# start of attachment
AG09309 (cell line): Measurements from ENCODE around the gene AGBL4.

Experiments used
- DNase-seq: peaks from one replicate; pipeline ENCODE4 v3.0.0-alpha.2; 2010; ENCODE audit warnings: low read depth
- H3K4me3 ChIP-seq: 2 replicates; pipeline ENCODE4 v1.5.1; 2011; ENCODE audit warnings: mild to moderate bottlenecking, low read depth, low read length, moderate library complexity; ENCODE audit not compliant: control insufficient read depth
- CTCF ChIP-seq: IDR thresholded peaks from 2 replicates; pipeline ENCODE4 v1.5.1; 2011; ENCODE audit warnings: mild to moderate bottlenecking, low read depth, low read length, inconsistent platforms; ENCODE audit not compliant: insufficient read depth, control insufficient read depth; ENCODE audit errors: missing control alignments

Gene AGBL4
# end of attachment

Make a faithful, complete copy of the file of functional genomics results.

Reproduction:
AG09309 (cell line): Measurements from ENCODE around the gene AGBL4.

Experiments used
- DNase-seq: peaks from one replicate; pipeline ENCODE4 v3.0.0-alpha.2; 2010; ENCODE audit warnings: low read depth
- H3K4me3 ChIP-seq: 2 replicates; pipeline ENCODE4 v1.5.1; 2011; ENCODE audit warnings: mild to moderate bottlenecking, low read depth, low read length, moderate library complexity; ENCODE audit not compliant: control insufficient read depth
- CTCF ChIP-seq: IDR thresholded peaks from 2 replicates; pipeline ENCODE4 v1.5.1; 2011; ENCODE audit warnings: mild to moderate bottlenecking, low read depth, low read length, inconsistent platforms; ENCODE audit not compliant: insufficient read depth, control insufficient read depth; ENCODE audit errors: missing control alignments

Gene AGBL4